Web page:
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Nov. 6 — While the Trans-Pacific Partnership may generate new business opportunities for U.S. companies, it also may expose small to mid-sized companies to higher Foreign Corrupt Practices Act risks, attorneys told Bloomberg BNA.
“The real risk in terms of FCPA issues is probably greater for small to medium-sized U.S. enterprises who may see TPP as providing good opportunities to tap foreign markets for the first time,” Eric Shimp, policy adviser in the Washington, D.C., office of Alston & Bird LLP, told Bloomberg BNA in an interview Nov. 6.
The TPP—lauded as the largest regional trade accord in history—sets common standards on issues ranging from workers' rights to intellectual-property protection in 12 Pacific Rim nations. Various interests on the political right and left have criticized elements of the agreement, which was reached by trade ministers of participant countries Oct. 5 after a decade of negotiations.
The 12 countries that negotiated the TPP—Australia, Brunei Darussalam, Canada, Chile, Japan, Malaysia, Mexico, New Zealand, Peru, Singapore, the United States and Vietnam—represent around 40 per cent of the global economy and a quarter of world trade.
Text of the TPP was released Nov. 5 by the White House and the Office of the U.S. Trade Representative.
Shimp, who served with the U.S. Trade Representative and specializes in Asian affairs, warned smaller companies to “carefully consider appropriate due diligence on customers and contracts” when entering any of these new markets.
Third-party agents and consultants are always among the top corruption risk areas for companies doing business abroad and should be a focus of due diligence. That's because third-party bribes, which may be carried out without the company knowing, can be imputed directly to the company, Andrew Mohraz, partner in the Denver office of Bryan Cave LLP, told Bloomberg BNA in an interview Nov. 6.
This will be a concern for small to mid-cap companies moving into new markets, as well as for large companies that may be persuaded to expand geographically by the TPP's lowering of barriers, said Mohraz, who counsels clients on white collar defense and investigations.
“While the TPP will increase international trade, it is also likely to build or strengthen relationships between U.S. enforcement officials and their counterparts in other countries,” he said.
The TPP's transparency and anticorruption provisions are designed to assimilate antifraud and corruption laws across the member states.
Three-quarters of the participant countries actually are perceived to be relatively low risks in terms of bribery concerns, Mohraz continued.
Transparency International, an organization based in Germany that advocates against global corruption, gives high marks to eight of the member countries. Of the 175 countries included on the organization's Corruption Perceptions Index 2014, from least to most corrupt: New Zealand is ranked No. 2, Singapore 7, Canada 10, Australia 11, Japan 15, the U.S. 17, Chile 21 and Malaysia 50.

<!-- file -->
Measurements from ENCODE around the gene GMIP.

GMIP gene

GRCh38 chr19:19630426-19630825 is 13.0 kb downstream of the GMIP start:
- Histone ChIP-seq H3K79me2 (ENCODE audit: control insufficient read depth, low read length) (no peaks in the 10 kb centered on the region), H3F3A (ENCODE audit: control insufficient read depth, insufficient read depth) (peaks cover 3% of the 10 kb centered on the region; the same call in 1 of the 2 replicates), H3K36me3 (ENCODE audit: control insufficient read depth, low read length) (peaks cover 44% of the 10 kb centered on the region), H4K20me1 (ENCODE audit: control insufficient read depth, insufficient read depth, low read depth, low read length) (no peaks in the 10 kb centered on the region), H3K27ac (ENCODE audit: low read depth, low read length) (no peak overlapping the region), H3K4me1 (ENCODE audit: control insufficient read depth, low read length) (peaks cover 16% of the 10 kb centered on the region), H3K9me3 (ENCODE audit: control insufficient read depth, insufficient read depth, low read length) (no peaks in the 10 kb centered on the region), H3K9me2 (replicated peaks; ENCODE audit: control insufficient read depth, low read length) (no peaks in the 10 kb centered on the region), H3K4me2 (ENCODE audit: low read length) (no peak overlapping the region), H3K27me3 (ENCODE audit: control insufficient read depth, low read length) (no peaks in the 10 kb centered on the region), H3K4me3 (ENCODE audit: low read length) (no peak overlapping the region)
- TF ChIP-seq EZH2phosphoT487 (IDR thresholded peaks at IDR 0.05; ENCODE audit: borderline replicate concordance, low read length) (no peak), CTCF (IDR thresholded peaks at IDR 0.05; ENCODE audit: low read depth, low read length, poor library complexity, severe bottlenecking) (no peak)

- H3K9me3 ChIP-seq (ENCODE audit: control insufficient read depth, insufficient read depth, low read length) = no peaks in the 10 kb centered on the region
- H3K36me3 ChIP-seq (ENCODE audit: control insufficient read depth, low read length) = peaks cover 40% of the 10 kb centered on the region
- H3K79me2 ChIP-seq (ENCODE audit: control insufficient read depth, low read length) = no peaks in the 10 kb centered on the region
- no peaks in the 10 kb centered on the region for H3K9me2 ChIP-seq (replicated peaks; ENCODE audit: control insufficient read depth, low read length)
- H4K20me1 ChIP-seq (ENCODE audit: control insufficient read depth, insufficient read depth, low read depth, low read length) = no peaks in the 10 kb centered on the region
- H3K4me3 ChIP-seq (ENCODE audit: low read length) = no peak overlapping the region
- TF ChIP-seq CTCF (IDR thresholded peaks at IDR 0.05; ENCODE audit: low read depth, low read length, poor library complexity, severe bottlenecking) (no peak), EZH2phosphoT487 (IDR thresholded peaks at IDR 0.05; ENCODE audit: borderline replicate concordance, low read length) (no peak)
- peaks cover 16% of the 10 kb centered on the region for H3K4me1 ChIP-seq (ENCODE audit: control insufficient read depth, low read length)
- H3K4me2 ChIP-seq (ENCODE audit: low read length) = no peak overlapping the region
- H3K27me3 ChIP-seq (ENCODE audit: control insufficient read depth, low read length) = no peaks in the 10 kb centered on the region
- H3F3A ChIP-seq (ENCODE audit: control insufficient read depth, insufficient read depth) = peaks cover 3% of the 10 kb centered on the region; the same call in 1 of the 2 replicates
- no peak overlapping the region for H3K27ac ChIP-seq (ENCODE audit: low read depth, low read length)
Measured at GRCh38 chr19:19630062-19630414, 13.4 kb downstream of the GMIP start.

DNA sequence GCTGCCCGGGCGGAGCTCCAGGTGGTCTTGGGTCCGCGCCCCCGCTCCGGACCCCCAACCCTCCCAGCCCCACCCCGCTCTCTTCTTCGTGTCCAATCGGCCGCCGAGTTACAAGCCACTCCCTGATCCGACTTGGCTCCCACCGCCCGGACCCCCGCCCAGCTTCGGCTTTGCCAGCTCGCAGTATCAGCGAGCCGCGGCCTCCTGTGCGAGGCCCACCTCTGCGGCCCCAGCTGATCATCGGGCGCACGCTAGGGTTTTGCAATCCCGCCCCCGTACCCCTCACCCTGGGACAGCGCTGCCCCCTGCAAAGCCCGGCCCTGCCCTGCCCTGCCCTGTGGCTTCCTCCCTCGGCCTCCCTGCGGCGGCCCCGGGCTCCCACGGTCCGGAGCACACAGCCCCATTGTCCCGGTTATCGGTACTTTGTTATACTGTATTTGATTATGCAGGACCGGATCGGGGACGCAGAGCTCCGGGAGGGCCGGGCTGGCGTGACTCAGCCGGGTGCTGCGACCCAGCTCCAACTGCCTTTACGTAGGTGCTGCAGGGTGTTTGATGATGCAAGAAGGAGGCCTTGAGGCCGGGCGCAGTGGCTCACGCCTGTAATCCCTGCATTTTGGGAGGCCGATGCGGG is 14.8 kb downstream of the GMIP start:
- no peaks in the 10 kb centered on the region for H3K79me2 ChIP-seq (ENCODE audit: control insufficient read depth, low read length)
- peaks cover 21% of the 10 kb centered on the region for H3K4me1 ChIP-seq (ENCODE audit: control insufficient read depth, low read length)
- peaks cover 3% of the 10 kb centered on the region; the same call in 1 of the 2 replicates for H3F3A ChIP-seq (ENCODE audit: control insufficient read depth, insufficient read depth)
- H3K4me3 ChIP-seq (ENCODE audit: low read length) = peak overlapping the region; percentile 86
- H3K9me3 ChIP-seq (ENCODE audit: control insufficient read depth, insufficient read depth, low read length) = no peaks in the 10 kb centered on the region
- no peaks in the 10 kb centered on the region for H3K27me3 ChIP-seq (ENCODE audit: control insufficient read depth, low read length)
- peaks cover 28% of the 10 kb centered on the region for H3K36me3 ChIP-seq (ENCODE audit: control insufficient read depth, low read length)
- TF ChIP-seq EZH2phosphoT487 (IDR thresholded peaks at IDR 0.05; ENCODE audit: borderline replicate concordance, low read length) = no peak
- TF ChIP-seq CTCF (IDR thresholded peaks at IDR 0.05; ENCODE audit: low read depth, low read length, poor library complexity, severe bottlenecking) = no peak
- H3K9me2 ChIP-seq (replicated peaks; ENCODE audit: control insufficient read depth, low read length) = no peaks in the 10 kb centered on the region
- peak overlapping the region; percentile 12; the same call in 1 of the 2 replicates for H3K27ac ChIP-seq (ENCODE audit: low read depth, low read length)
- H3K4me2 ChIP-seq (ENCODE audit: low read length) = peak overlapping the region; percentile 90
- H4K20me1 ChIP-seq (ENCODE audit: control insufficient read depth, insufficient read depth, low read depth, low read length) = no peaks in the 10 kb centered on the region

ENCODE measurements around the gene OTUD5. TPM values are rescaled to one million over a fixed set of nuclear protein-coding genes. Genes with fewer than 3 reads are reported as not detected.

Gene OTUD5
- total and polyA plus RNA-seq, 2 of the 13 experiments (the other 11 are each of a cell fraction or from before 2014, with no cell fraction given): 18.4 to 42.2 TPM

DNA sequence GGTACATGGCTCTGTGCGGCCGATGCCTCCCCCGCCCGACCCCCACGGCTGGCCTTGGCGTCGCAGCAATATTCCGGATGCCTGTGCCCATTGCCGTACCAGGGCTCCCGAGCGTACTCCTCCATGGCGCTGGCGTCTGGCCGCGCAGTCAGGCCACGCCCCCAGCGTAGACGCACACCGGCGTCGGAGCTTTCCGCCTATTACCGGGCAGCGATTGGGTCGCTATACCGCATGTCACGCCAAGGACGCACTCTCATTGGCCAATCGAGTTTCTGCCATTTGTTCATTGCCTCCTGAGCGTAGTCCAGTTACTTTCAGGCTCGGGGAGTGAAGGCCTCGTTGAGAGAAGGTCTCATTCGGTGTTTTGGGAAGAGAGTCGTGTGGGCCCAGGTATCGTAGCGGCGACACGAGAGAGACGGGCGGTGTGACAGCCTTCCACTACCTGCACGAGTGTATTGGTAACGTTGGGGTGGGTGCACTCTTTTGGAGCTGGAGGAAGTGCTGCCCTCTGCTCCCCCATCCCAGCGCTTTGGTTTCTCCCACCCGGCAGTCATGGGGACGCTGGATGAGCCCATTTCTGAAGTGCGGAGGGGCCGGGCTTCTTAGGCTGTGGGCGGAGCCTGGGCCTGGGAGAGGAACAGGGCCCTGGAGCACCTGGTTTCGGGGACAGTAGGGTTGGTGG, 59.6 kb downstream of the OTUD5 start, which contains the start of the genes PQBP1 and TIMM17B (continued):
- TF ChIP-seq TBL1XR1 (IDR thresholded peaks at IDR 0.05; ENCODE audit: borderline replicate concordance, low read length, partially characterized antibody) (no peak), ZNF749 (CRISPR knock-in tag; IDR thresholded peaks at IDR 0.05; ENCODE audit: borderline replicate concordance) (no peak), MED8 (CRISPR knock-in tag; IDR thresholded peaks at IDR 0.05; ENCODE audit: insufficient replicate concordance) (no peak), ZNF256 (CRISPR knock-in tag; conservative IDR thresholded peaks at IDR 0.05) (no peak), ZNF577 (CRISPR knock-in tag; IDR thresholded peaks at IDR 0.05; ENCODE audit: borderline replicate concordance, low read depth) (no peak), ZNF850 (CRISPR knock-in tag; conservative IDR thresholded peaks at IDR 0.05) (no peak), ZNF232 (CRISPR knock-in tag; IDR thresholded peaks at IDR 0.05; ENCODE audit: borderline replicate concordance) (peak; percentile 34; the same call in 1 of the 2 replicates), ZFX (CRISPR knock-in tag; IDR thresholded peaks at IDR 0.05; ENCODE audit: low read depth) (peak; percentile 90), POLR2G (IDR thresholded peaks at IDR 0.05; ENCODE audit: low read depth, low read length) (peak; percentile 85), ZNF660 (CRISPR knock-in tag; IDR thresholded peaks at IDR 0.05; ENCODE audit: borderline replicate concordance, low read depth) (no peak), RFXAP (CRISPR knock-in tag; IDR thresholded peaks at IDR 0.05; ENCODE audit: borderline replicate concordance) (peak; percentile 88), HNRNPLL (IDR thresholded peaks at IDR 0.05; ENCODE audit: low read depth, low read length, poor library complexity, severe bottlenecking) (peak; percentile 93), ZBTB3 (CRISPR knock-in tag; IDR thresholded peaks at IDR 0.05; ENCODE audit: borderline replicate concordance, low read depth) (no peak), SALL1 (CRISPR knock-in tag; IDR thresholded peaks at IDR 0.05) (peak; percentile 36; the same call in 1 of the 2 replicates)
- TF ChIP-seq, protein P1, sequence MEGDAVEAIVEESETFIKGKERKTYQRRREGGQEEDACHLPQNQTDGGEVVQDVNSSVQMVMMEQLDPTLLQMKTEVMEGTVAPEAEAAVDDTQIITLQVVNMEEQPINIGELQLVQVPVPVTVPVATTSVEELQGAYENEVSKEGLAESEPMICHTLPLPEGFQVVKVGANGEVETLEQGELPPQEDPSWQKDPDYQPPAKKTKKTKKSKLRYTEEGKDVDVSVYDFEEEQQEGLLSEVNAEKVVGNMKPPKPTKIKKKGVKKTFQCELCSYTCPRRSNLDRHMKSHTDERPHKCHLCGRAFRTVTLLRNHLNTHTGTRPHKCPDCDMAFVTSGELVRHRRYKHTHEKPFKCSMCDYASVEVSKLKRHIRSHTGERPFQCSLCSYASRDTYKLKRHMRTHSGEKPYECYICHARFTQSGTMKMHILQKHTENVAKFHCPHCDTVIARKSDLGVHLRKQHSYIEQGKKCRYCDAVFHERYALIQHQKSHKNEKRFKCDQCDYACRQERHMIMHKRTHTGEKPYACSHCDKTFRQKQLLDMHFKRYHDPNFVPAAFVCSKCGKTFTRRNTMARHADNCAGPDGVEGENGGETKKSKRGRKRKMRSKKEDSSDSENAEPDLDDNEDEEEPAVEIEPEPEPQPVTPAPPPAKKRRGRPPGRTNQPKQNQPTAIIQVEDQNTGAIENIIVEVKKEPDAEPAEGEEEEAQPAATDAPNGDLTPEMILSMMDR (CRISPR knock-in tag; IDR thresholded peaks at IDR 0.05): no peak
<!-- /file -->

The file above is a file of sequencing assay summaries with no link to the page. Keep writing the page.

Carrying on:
Mexico, ranked No. 103, and Vietnam, 119, which have been sites of enforcement actions in recent years, could continue to be FCPA hotspots, Mohraz said.
Wal-Mart Stores Inc. and Ernst & Young LLP may be the biggest names to become embroiled in FCPA-related woes in Mexico, while Bio-Rad made headlines in Vietnam.
Brunei was not included on the 2014 index.
The TPP, if approved by Congress, should have a beneficial effect in terms of improvements to legal transparency and predictability across member countries, which should help a company's compliance-planning efforts, Shimp said, adding that TPP “should not be viewed as a net negative in terms of FCPA risk.”
Michael Koehler, a Southern Illinois University law professor who focuses on corporate compliance and ethics, partly agreed, explaining that the TPP could actually reduce FCPA risks in member economies.
“To the extent the TPP opens up new markets for companies subject to the FCPA, there no doubt will be varying degrees of FCPA risks in those markets, depending on the specific industry and company,” Koehler, who maintains the FCPAProfessor.com website, told Bloomberg BNA in a Nov. 5 e-mail. “On the other hand, trade barriers and distortions are often the root causes of bribery. Thus, to the extent the TPP reduces or eliminates such barriers, FCPA risk may be reduced.”
Small to mid-sized companies, however, may not have the compliance infrastructure in place to immediately take advantage of whatever opportunities the TPP may offer, Mohraz said.
“Such companies should factor corruption risk into foreign business decisions and make sure that they develop or enhance appropriate policies and procedures to comply with the FCPA and other anticorruption laws,” Mohraz said.
Big, global companies also must be careful if they expand their business, Mohraz said.
“For larger companies, the TPP could mean increased business in existing international markets and access to new countries,” he said. “Those opportunities could trigger additional or new FCPA risk that warrants revisiting existing compliance protocols and internal controls for managing risk.”
To contact the reporter on this story: Che Odom at firstname.lastname@example.org
To contact the editor responsible for this story: Yin Wilczek at email@example.com
Text of the Trans-Pacific Partnership is available at https://ustr.gov/trade-agreements/free-trade-agreements/trans-pacific-partnership/tpp-full-text.
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